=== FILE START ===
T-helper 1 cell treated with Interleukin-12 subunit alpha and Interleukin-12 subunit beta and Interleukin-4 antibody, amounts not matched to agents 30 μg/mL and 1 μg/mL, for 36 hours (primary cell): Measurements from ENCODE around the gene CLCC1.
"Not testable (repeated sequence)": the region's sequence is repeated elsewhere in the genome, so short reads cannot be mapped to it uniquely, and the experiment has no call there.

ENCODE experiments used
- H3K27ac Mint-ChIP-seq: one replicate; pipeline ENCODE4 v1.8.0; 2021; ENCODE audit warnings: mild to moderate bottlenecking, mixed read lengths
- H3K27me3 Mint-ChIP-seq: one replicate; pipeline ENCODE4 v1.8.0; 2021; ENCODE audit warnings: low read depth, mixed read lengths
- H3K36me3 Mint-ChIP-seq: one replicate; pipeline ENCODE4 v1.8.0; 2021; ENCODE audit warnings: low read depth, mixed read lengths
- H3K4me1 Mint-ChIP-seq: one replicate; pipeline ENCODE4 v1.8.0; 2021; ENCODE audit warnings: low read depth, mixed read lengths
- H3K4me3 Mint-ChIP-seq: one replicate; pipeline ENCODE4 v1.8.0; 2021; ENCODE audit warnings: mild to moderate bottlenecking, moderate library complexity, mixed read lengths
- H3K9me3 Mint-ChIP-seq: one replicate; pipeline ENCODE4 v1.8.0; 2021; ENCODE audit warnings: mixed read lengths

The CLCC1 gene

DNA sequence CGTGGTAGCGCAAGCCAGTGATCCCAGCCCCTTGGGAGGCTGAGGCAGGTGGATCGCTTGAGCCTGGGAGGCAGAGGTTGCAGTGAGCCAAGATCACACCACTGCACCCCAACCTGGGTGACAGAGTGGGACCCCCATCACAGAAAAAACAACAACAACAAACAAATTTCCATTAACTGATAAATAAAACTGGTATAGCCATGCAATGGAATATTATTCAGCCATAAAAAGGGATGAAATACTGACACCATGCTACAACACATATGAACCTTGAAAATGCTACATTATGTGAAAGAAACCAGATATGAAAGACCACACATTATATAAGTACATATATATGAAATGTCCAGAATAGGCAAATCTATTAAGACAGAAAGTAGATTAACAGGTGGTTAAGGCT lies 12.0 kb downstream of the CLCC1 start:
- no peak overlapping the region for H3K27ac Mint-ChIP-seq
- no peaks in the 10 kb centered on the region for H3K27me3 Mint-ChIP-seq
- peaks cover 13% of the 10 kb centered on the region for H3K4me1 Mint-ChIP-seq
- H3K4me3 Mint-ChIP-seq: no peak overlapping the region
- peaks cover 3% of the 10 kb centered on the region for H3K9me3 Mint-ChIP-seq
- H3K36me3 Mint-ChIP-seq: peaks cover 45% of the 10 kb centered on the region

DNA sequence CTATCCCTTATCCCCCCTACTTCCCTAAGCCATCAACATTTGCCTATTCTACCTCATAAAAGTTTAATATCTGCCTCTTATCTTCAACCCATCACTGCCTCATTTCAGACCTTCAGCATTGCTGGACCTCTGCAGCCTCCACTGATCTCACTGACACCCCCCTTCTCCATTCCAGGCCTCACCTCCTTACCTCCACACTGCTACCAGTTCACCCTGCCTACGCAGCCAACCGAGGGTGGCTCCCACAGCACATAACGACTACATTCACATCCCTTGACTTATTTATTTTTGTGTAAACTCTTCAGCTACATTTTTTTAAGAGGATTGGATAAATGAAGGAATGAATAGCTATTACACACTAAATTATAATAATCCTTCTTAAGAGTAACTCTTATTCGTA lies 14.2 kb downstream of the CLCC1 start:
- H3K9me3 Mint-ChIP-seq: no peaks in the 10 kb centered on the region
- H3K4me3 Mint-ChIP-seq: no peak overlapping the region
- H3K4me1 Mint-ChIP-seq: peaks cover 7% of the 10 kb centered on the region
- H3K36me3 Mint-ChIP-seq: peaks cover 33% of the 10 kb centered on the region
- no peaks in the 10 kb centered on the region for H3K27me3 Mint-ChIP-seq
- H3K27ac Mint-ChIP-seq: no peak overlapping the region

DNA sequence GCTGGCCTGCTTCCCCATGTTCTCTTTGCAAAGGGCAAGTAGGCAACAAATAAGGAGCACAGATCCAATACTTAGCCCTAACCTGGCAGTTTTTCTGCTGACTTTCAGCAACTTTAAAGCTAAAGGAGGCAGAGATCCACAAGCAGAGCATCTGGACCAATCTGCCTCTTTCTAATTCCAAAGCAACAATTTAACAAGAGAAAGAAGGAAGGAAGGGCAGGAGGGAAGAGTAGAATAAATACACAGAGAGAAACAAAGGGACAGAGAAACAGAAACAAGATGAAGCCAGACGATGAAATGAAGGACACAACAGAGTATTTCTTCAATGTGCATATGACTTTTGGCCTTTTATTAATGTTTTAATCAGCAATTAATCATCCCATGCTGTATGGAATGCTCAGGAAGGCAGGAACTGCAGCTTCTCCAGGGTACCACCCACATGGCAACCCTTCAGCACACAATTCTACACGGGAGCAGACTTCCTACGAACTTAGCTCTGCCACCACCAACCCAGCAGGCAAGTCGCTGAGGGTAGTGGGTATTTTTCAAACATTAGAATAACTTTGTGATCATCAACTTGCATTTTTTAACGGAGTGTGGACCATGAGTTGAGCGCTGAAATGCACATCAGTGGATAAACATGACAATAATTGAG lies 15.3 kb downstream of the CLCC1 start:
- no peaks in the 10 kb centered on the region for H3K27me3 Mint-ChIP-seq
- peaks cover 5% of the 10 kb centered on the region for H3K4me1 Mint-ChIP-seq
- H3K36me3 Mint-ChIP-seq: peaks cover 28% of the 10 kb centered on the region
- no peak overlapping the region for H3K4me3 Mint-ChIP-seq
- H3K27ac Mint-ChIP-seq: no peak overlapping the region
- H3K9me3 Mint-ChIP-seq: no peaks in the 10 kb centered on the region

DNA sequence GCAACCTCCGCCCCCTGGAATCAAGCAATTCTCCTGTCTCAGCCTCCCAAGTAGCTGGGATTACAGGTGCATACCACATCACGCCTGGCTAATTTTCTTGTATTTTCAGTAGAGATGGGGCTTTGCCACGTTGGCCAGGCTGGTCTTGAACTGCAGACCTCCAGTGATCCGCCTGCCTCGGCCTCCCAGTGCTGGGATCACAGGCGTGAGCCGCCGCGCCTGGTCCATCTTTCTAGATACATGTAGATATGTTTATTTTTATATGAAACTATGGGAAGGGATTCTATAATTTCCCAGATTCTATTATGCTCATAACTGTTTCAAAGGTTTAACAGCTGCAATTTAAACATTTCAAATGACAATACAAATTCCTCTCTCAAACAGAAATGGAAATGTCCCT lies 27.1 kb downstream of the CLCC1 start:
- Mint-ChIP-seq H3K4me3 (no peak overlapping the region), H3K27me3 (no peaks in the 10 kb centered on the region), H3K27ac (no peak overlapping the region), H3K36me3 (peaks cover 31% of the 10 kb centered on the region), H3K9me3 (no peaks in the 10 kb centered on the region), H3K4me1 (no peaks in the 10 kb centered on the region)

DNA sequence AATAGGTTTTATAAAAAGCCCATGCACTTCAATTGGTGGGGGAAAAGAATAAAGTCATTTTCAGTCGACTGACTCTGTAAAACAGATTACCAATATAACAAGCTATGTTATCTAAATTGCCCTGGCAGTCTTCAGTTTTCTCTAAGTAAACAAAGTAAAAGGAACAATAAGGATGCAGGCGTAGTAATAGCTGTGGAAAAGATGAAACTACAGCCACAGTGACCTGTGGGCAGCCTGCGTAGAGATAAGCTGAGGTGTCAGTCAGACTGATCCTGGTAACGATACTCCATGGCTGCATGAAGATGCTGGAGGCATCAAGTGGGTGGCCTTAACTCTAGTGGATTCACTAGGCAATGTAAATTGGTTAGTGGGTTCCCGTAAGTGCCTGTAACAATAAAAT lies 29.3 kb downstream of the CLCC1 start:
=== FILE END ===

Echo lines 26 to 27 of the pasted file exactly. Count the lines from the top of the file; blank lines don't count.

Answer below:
- no peaks in the 10 kb centered on the region for H3K27me3 Mint-ChIP-seq
- peaks cover 5% of the 10 kb centered on the region for H3K4me1 Mint-ChIP-seq